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Forensic engineering: applying materials and mechanics principles to the investigation of product failures

By Sarah V. Hainsworth and M.E. Fitzpatrick


This paper was published as Forensic Science, Medicine and Pathology, 2007, 3 (2), pp. 81-92. It is available from Doi: 10.1007/s12024-007-0013-6Metadata only entryForensic engineering is the application of engineering principles or techniques to the investigation of materials, products, structures or components that fail or do not perform as intended. In particular, forensic engineering can involve providing solutions to forensic problems by the application of engineering science. A criminal aspect may be involved in the investigation but often the problems are related to negligence, breach of contract, or providing information needed in the redesign of a product to eliminate future failures. Forensic engineering may include the investigation of the physical causes of accidents or other sources of claims and litigation (for example, patent disputes). It involves the preparation of technical engineering reports, and may require giving testimony and providing advice to assist in the resolution of disputes affecting life or property. \ud This paper reviews the principal methods available for the analysis of failed components and then gives examples of different component failure modes through selected case studies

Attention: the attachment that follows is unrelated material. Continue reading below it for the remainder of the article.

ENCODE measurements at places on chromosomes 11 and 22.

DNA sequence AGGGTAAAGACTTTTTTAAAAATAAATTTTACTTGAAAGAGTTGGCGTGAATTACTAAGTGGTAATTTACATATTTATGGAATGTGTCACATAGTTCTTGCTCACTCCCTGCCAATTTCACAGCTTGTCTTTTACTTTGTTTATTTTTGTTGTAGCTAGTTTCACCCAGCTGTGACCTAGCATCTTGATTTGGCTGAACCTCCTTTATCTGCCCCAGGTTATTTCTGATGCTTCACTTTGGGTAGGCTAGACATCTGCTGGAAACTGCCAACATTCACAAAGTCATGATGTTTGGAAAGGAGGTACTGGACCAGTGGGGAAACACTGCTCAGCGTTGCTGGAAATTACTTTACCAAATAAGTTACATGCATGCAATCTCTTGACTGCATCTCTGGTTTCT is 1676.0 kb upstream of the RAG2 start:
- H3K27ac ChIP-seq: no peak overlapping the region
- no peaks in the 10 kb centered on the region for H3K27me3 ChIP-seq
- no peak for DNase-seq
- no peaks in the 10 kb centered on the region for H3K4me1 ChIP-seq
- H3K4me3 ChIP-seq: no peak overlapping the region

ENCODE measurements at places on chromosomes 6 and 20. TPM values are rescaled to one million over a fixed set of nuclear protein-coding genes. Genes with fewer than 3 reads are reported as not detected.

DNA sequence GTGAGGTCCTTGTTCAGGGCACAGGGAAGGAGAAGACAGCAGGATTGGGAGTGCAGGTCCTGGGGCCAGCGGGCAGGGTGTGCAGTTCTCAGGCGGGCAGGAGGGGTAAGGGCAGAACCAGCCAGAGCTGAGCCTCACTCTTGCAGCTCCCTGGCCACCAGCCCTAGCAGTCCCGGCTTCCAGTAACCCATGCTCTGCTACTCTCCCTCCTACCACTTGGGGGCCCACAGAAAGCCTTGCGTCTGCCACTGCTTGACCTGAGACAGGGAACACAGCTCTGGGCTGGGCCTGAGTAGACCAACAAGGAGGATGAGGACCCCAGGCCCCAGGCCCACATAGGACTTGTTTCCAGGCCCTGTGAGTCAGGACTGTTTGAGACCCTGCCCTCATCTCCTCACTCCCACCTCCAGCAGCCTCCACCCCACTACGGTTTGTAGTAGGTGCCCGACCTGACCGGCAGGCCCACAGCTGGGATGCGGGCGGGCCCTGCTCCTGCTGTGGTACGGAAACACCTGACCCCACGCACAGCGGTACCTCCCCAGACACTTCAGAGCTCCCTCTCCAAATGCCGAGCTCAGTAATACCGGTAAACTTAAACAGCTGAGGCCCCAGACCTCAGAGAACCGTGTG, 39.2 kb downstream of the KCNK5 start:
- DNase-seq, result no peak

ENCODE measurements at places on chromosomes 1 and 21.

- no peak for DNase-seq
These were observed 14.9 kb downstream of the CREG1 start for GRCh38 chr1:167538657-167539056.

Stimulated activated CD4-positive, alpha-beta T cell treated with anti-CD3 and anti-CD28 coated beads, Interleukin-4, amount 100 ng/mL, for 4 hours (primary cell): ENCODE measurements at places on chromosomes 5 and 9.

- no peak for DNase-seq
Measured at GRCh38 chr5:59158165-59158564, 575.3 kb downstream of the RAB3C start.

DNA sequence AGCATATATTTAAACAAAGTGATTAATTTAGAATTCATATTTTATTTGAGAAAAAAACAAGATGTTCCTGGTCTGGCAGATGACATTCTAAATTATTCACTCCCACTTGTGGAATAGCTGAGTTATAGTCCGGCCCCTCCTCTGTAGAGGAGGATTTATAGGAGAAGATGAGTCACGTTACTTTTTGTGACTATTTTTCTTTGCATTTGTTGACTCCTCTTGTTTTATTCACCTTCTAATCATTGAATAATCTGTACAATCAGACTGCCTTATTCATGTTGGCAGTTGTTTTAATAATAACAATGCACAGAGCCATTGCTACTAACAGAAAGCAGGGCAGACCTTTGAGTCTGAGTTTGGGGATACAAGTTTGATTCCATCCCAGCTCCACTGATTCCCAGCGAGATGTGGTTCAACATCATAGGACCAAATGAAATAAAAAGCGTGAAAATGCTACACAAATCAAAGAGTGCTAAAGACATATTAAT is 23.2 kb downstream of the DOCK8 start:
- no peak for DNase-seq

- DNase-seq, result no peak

Publisher: Humana Press (Springer Imprint)
Year: 2007
DOI identifier: 10.1007/s12024-007-0013-6
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